PMI – Purchasing Managers’ Index: economic indicators derived from monthly surveys of private sector companies; ISM – Institute for Supply Management PMI: ISM releases an index based on more than 400 purchasing and supply managers surveys; both in the manufacturing and non-manufacturing industries; CPI – Consumer Price Index: an index of the variation in prices paid by typical consumers for retail goods and other items; PPI – Producer Price Index: a family of indexes that measures the average change in selling prices received by domestic producers of goods and services over time; PCE inflation – Personal Consumption Expenditures Price Index: one measure of U.S. inflation, tracking the change in prices of goods and services purchased by consumers throughout the economy; MSCI – Morgan Stanley Capital International: an American provider of equity, fixed income, hedge fund stock market indexes, and equity portfolio analysis tools; VIX – CBOE Volatility Index: an index created by the Chicago Board Options Exchange (CBOE), which shows the market's expectation of 30-day volatility. It is constructed using the implied volatilities on S&P 500 index options.; GBI-EM – JP Morgan’s Government Bond Index – Emerging Markets: comprehensive emerging market debt benchmarks that track local currency bonds issued by Emerging market governments.; EMBI – JP Morgan’s Emerging Market Bond Index: JP Morgan's index of dollar-denominated sovereign bonds issued by a selection of emerging market countries; EMBIG - JP Morgan’s Emerging Market Bond Index Global: tracks total returns for traded external debt instruments in emerging markets.
The information presented does not involve the rendering of personalized investment, financial, legal, or tax advice. This is not an offer to buy or sell, or a solicitation of any offer to buy or sell any of the securities mentioned herein. Certain statements contained herein may constitute projections, forecasts and other forward looking statements, which do not reflect actual results. Certain information may be provided by third-party sources and, although believed to be reliable, it has not been independently verified and its accuracy or completeness cannot be guaranteed. Any opinions, projections, forecasts, and forward-looking statements presented herein are valid as the date of this communication and are subject to change.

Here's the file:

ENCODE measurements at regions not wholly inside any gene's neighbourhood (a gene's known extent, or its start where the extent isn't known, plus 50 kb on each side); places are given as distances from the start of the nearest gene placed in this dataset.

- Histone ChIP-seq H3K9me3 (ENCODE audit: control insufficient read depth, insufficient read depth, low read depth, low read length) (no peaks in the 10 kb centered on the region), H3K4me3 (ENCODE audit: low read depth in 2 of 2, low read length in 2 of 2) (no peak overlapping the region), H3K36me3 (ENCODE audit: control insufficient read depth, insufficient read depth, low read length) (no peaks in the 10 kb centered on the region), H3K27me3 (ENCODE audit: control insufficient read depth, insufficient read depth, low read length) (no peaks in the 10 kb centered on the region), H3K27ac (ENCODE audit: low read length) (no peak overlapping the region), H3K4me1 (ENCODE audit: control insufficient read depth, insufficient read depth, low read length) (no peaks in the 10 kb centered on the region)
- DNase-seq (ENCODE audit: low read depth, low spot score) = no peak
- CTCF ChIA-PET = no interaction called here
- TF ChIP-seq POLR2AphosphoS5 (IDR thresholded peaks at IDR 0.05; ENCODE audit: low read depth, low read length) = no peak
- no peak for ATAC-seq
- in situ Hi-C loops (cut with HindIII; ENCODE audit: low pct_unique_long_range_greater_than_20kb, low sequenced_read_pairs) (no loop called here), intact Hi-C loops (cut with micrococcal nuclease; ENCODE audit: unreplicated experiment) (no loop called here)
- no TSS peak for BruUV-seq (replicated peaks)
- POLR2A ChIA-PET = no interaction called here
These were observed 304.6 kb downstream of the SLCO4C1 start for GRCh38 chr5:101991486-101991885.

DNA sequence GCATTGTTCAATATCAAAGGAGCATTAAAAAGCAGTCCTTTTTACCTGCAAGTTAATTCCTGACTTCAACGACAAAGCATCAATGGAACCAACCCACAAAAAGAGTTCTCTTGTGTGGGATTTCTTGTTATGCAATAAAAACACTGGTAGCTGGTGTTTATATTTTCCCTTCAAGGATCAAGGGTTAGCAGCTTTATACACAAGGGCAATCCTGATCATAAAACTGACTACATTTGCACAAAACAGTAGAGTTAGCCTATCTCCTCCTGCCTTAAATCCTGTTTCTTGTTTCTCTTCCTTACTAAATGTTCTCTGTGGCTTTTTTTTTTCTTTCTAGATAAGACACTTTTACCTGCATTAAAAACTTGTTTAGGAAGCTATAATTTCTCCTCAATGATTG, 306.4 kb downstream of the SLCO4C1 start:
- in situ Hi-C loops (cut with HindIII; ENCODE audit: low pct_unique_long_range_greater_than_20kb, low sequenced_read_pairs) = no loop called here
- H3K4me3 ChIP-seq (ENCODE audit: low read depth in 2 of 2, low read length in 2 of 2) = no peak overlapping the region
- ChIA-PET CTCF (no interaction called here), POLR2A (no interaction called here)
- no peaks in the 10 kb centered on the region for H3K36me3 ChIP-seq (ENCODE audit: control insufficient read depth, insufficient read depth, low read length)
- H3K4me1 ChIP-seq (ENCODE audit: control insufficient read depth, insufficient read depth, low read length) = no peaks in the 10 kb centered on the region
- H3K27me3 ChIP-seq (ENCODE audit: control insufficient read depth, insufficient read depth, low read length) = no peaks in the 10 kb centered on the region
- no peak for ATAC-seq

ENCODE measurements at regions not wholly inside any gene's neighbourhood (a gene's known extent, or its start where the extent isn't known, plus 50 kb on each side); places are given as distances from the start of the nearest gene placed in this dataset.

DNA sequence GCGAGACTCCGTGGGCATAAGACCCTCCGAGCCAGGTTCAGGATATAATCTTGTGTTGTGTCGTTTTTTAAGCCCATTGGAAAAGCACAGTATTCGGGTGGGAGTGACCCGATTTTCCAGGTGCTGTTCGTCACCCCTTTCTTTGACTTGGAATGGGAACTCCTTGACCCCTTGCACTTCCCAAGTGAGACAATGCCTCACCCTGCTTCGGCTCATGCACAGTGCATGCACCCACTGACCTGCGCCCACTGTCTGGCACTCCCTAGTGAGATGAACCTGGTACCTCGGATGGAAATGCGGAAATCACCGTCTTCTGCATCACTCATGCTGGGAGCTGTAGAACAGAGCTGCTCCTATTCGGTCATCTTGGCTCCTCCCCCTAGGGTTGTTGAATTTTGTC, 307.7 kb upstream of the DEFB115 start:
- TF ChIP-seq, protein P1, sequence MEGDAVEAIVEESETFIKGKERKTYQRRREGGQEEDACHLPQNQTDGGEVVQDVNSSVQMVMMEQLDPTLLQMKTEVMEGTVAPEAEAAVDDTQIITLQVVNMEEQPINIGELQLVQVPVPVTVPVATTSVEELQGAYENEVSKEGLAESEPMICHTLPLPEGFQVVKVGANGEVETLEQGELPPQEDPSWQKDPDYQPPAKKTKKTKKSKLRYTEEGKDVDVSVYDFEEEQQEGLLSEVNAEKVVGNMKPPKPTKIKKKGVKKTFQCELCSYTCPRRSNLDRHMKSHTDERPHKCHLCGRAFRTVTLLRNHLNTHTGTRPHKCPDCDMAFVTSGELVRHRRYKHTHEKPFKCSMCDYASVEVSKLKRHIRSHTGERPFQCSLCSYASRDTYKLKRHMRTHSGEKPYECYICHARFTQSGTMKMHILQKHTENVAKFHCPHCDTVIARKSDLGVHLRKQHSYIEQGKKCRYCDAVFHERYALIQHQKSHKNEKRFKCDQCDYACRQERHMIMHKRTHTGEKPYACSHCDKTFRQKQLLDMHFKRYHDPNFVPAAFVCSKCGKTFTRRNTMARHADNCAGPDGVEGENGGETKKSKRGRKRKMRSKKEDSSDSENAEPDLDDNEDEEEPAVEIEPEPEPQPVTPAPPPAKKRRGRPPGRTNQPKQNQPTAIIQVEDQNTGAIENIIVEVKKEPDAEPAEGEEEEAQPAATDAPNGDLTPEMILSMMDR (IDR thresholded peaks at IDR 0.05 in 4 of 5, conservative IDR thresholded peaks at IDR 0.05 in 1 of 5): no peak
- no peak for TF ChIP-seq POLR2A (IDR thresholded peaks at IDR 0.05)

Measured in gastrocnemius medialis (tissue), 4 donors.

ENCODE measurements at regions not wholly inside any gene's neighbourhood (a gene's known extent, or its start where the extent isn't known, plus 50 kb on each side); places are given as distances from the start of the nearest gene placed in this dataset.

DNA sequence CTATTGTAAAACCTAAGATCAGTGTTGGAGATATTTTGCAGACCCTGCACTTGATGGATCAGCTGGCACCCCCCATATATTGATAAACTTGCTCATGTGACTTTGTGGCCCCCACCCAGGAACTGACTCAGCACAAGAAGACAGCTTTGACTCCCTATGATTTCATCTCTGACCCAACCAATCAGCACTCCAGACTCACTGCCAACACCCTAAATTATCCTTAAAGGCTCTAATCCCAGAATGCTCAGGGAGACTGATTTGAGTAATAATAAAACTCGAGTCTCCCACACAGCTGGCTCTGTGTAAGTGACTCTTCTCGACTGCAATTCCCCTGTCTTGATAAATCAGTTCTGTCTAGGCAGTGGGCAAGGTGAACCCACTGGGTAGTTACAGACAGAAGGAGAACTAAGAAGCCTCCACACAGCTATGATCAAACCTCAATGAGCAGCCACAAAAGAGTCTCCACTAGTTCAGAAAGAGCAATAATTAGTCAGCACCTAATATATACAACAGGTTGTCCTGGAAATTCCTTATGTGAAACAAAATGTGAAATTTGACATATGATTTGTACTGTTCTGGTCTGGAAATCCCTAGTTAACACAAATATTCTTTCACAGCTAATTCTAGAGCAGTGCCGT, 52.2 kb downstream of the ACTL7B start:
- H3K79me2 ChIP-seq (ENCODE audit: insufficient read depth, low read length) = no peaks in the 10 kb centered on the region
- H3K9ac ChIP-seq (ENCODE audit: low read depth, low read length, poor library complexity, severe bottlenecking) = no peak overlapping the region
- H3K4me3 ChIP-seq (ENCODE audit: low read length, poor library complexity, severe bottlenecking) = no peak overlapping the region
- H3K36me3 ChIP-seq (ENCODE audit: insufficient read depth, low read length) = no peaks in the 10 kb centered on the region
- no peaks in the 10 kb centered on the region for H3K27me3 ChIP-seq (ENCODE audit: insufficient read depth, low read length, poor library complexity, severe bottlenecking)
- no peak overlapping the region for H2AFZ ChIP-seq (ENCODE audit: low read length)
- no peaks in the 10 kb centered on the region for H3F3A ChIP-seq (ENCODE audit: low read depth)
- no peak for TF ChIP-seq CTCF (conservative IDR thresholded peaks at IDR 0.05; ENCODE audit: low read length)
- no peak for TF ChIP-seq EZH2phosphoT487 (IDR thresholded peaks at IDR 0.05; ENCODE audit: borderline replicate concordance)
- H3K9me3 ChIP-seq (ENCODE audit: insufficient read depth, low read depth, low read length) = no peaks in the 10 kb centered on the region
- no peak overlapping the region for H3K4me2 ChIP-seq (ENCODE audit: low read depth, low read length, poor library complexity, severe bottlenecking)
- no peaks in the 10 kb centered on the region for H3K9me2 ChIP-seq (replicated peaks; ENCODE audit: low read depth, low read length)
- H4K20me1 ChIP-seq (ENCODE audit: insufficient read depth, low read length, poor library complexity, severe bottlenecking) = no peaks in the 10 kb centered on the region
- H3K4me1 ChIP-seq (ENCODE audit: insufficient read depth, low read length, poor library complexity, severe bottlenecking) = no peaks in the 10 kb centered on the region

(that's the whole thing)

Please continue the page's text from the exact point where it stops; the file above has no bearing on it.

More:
Investing in international markets carries risks such as currency fluctuation, regulatory risks, economic and political instability. Emerging markets involve heightened risks related to the same factors as well as increased volatility, lower trading volume, and less liquidity. Emerging markets can have greater custodial and operational risks, and less developed legal and accounting systems than developed markets.
All investing is subject to risk, including the possible loss of the money you invest. As with any investment strategy, there is no guarantee that investment objectives will be met and investors may lose money. Diversification does not ensure a profit or protect against a loss in a declining market. Past performance is no guarantee of future performance.
POPULAR ARTICLES AND RESOURCES FROM ETFTRENDS.COM
- SPY ETF Quote
- VOO ETF Quote
- QQQ ETF Quote
- VTI ETF Quote
- JNUG ETF Quote
- Top 34 Gold ETFs
- Top 34 Oil ETFs
- Top 57 Financials ETFs
- The Fed Buying Bond ETFs? Now What!?
- The No Nonsense Guide To Surviving Coronavirus Financially
- Could This Technical Indicator Suggest More Downside For Markets?
- First Jobless Data Suggests Recession Is In Full Swing
- Stocks Ranging Higher After Erasing All Gains Under Trump Wednesday